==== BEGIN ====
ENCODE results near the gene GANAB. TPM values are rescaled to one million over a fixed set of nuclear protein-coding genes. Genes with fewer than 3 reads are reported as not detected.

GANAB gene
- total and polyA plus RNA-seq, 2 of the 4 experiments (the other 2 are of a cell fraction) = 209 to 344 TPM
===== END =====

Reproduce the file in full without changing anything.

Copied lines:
ENCODE results near the gene GANAB. TPM values are rescaled to one million over a fixed set of nuclear protein-coding genes. Genes with fewer than 3 reads are reported as not detected.

GANAB gene
- total and polyA plus RNA-seq, 2 of the 4 experiments (the other 2 are of a cell fraction) = 209 to 344 TPM